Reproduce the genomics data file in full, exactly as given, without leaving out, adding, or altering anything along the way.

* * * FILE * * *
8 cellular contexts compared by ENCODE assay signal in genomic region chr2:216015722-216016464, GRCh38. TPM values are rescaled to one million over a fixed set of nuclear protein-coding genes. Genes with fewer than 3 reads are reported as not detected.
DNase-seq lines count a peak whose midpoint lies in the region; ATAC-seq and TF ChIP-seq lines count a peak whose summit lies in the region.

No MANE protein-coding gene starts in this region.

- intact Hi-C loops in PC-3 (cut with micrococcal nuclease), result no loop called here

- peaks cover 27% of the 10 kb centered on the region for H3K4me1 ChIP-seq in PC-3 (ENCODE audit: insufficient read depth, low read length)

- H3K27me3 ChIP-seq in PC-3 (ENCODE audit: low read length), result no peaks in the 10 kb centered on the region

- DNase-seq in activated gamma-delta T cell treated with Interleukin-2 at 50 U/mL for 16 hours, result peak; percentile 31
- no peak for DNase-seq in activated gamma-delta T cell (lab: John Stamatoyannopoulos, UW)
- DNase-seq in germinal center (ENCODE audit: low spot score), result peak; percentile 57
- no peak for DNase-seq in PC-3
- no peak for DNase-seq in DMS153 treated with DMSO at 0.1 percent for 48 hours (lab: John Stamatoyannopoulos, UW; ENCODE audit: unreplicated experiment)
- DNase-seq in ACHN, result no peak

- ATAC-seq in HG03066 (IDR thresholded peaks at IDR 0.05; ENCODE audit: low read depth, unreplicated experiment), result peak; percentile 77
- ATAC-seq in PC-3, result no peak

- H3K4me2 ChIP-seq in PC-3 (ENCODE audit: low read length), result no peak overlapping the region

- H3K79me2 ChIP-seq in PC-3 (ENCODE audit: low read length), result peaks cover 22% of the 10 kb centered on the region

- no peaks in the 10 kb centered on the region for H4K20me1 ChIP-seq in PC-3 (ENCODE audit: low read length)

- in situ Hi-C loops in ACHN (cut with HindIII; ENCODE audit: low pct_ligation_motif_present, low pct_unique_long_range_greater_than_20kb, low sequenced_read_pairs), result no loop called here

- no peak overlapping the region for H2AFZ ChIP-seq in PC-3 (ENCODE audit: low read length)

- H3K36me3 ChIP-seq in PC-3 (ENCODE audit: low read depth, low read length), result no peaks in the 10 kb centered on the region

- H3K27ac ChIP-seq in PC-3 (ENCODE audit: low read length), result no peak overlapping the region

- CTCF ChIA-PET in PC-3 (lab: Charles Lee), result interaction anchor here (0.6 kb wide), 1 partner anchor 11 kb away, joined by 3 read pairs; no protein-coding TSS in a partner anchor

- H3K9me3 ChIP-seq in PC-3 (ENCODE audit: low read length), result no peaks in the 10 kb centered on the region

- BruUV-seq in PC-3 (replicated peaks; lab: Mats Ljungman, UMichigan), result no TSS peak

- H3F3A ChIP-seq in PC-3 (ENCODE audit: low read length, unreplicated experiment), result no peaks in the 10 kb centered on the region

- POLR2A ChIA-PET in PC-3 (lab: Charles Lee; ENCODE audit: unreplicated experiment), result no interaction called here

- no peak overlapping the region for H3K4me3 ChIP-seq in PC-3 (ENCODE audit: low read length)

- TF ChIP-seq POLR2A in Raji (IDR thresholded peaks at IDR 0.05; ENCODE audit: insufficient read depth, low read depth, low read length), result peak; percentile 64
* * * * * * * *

8 cellular contexts compared by ENCODE assay signal in genomic region chr2:216015722-216016464, GRCh38. TPM values are rescaled to one million over a fixed set of nuclear protein-coding genes. Genes with fewer than 3 reads are reported as not detected.
DNase-seq lines count a peak whose midpoint lies in the region; ATAC-seq and TF ChIP-seq lines count a peak whose summit lies in the region.

No MANE protein-coding gene starts in this region.

- intact Hi-C loops in PC-3 (cut with micrococcal nuclease), result no loop called here

- peaks cover 27% of the 10 kb centered on the region for H3K4me1 ChIP-seq in PC-3 (ENCODE audit: insufficient read depth, low read length)

- H3K27me3 ChIP-seq in PC-3 (ENCODE audit: low read length), result no peaks in the 10 kb centered on the region

- DNase-seq in activated gamma-delta T cell treated with Interleukin-2 at 50 U/mL for 16 hours, result peak; percentile 31
- no peak for DNase-seq in activated gamma-delta T cell (lab: John Stamatoyannopoulos, UW)
- DNase-seq in germinal center (ENCODE audit: low spot score), result peak; percentile 57
- no peak for DNase-seq in PC-3
- no peak for DNase-seq in DMS153 treated with DMSO at 0.1 percent for 48 hours (lab: John Stamatoyannopoulos, UW; ENCODE audit: unreplicated experiment)
- DNase-seq in ACHN, result no peak

- ATAC-seq in HG03066 (IDR thresholded peaks at IDR 0.05; ENCODE audit: low read depth, unreplicated experiment), result peak; percentile 77
- ATAC-seq in PC-3, result no peak

- H3K4me2 ChIP-seq in PC-3 (ENCODE audit: low read length), result no peak overlapping the region

- H3K79me2 ChIP-seq in PC-3 (ENCODE audit: low read length), result peaks cover 22% of the 10 kb centered on the region

- no peaks in the 10 kb centered on the region for H4K20me1 ChIP-seq in PC-3 (ENCODE audit: low read length)

- in situ Hi-C loops in ACHN (cut with HindIII; ENCODE audit: low pct_ligation_motif_present, low pct_unique_long_range_greater_than_20kb, low sequenced_read_pairs), result no loop called here

- no peak overlapping the region for H2AFZ ChIP-seq in PC-3 (ENCODE audit: low read length)

- H3K36me3 ChIP-seq in PC-3 (ENCODE audit: low read depth, low read length), result no peaks in the 10 kb centered on the region

- H3K27ac ChIP-seq in PC-3 (ENCODE audit: low read length), result no peak overlapping the region

- CTCF ChIA-PET in PC-3 (lab: Charles Lee), result interaction anchor here (0.6 kb wide), 1 partner anchor 11 kb away, joined by 3 read pairs; no protein-coding TSS in a partner anchor

- H3K9me3 ChIP-seq in PC-3 (ENCODE audit: low read length), result no peaks in the 10 kb centered on the region

- BruUV-seq in PC-3 (replicated peaks; lab: Mats Ljungman, UMichigan), result no TSS peak

- H3F3A ChIP-seq in PC-3 (ENCODE audit: low read length, unreplicated experiment), result no peaks in the 10 kb centered on the region

- POLR2A ChIA-PET in PC-3 (lab: Charles Lee; ENCODE audit: unreplicated experiment), result no interaction called here

- no peak overlapping the region for H3K4me3 ChIP-seq in PC-3 (ENCODE audit: low read length)

- TF ChIP-seq POLR2A in Raji (IDR thresholded peaks at IDR 0.05; ENCODE audit: insufficient read depth, low read depth, low read length), result peak; percentile 64